Y’all, I have been invited to write a couple of guest posts for Harvard Health Blog and the first one is up today. Please read and better yet, leave a comment! xoxo
When it comes to life, I am not adverse to dreaming on a large scale (go big or go home). And yet I remain ineffably grounded in reality. Words such as scaleable and practical come to mind. And, my all time favorite, doable.
I like doable because it is a word that neither dashes hope nor over-promises. Doable simply says, this thing could be done. Put another way, it is possible. And that leaves a lot of latitude.
When I first learned I had cancer and specifically, lung cancer–I knew I was heading into some stiff winds. However the little voice in my head said, ‘This is going to be hard but I can do this.’
That can-do attitude has served me extraordinarily well, and the word can’t has been pretty much excised from my vocabulary.
The truth is, some words just aren’t particularly useful. Take cure; that word is absolute bullshit. First of all, the meaning is nebulous: ‘relieve (a person or animal) of the symptoms of a disease or condition’. Secondly, the impact of a word like cure is potentially nefarious.
Everyone with cancer wants to be cured. Far too many of us have been told we never will be, that our cancer is ‘incurable’. The distinction/distance between these two supposed states–cured and incurable–is one of immense emotional devastation.
It you are incurable, than what can you possibly hope for?
Well, how about being healed. Whereas cure may be a technical impossibility, (and do remember, these are words, all words, not necessarily realities), healing is actually incredibly doable. The definition of healing is ‘to become sound or healthy again’.
So do it. Reframe the way you regard yourself. Discard that which is unhelpful and even hurtful. Embrace where you are at at right now. Heal yourself.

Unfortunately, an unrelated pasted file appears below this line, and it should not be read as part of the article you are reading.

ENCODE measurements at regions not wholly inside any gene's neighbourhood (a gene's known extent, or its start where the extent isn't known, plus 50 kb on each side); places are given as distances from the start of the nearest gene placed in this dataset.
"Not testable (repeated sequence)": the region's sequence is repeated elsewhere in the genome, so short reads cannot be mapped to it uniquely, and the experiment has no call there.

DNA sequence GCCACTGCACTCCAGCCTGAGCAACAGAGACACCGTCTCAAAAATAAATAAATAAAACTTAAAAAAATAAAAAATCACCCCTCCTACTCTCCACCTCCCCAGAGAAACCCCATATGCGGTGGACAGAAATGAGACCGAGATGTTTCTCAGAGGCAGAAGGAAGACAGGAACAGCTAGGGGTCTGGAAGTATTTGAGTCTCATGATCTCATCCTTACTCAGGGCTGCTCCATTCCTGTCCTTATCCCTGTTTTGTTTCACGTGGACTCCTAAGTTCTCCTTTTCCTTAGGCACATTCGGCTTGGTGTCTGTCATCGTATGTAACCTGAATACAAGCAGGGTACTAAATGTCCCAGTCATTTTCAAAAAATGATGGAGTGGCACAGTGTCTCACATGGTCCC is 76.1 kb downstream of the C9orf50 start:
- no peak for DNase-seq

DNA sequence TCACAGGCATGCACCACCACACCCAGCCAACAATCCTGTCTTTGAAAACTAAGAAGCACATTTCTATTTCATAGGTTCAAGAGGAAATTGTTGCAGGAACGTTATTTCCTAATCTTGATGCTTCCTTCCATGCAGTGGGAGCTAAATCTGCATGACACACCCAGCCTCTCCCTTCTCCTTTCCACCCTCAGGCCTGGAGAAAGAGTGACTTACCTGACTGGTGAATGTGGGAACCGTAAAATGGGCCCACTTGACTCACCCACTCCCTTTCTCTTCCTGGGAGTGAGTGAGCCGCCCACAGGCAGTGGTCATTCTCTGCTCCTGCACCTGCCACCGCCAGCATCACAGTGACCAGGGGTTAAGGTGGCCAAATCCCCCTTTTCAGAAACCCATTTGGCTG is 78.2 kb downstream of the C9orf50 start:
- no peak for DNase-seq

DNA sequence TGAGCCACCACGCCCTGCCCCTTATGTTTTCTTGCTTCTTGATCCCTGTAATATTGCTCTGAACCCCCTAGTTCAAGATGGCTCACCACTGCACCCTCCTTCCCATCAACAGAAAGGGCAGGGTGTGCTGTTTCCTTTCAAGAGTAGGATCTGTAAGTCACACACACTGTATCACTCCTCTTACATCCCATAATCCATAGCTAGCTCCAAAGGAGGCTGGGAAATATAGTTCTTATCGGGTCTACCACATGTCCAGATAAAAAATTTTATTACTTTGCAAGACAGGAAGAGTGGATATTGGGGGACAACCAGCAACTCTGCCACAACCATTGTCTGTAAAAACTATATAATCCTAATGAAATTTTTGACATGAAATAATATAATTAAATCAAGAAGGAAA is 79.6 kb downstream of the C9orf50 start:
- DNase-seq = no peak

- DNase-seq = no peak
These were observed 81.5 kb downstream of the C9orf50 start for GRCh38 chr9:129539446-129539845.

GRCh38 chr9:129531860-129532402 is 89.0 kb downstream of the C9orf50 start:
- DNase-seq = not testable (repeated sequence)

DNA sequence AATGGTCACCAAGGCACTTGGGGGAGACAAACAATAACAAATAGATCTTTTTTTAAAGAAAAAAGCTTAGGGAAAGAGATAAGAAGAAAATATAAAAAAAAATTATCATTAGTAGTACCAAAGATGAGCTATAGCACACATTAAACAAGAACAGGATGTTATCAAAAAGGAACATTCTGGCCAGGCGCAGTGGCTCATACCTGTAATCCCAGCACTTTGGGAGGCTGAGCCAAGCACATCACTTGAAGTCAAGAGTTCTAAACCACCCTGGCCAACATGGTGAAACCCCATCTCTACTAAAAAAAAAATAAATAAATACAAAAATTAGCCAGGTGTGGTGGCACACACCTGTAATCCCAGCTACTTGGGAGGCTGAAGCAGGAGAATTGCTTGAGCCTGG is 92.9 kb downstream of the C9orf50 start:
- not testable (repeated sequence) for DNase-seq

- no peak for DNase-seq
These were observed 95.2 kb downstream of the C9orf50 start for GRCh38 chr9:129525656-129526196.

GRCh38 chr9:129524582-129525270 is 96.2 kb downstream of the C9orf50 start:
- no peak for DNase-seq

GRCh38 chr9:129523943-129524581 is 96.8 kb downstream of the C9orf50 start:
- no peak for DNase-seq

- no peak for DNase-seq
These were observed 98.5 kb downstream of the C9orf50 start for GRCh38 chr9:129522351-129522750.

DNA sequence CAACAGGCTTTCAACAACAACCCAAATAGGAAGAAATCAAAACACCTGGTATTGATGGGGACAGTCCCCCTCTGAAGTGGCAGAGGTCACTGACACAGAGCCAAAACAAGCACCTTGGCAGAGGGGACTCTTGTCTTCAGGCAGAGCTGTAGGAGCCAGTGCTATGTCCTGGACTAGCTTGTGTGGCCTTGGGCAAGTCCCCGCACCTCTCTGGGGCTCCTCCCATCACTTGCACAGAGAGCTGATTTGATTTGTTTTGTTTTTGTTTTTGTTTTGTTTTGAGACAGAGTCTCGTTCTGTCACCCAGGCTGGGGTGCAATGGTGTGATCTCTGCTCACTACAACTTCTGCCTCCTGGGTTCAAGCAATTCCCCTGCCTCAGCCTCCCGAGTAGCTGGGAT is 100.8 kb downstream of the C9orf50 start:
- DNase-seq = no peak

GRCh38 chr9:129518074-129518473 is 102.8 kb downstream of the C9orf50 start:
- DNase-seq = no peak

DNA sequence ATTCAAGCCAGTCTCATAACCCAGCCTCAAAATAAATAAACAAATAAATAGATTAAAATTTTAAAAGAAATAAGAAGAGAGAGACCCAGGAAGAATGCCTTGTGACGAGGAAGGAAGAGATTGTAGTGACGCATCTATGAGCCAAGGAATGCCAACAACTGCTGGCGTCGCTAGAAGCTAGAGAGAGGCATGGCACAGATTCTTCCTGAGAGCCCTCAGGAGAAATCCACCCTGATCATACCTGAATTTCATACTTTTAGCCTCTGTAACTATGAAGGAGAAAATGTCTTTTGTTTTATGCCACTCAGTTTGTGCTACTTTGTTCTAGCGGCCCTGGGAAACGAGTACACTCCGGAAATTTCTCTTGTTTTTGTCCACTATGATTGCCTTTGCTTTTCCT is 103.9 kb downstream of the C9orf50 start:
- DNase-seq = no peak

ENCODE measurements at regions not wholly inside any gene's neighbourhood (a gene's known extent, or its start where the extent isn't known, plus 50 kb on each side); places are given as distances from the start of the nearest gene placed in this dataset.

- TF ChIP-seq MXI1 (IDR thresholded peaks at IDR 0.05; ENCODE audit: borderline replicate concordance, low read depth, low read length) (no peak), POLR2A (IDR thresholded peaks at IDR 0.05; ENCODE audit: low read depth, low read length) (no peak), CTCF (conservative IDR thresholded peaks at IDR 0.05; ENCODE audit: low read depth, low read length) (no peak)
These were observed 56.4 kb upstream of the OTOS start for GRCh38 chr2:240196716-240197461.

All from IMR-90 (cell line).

Approximately eighteen months ago an old friend said the most astounding thing to me. “I believe you’re healing.”
I had no idea what to make of these words and my first impulse was that this friend had truly misunderstood the gravity of my situation. “It’s stage IV, terminal cancer” I reminded him.
But then I started to turn those words around in my head. The idea of healing was so very compelling and yet seemingly beyond the realm of possibility. And to be clear, it was not a spiritual healing I was imagining, but rather corporal—that this diseased body of mine should become whole again.
Once I started thinking about it I couldn’t let it go. I was tired of being terminal. Thinking about dying all the time is a hell of a way to live, and I had already spent far too much of my life doing just that.
Finally, in an ultimate moment of WTF, I decided that I would embrace the idea of healing. That I would take that final leap of faith and simply resolve myself healthy.
I mean, what did I have to lose? Believing I was healed, even if it wasn’t quite true, could only make my life better.
And so it has. Of course, that resolve was tested with my last scan but damned if it didn’t turn out A-ok. I had a little chat with Dr. Shaw and told her that some days I felt as if I was cured. Rather than discouraging me she simply said ‘Good.’
The truth is, nobody really knows. Certainly my lungs aren’t clear, but then again, with all they’ve been through, it could be scar tissue that we are seeing on the scans. In the meantime, I feel fabulous. And, frankly, healed. A feeling I am determined to hang onto for as long as possible.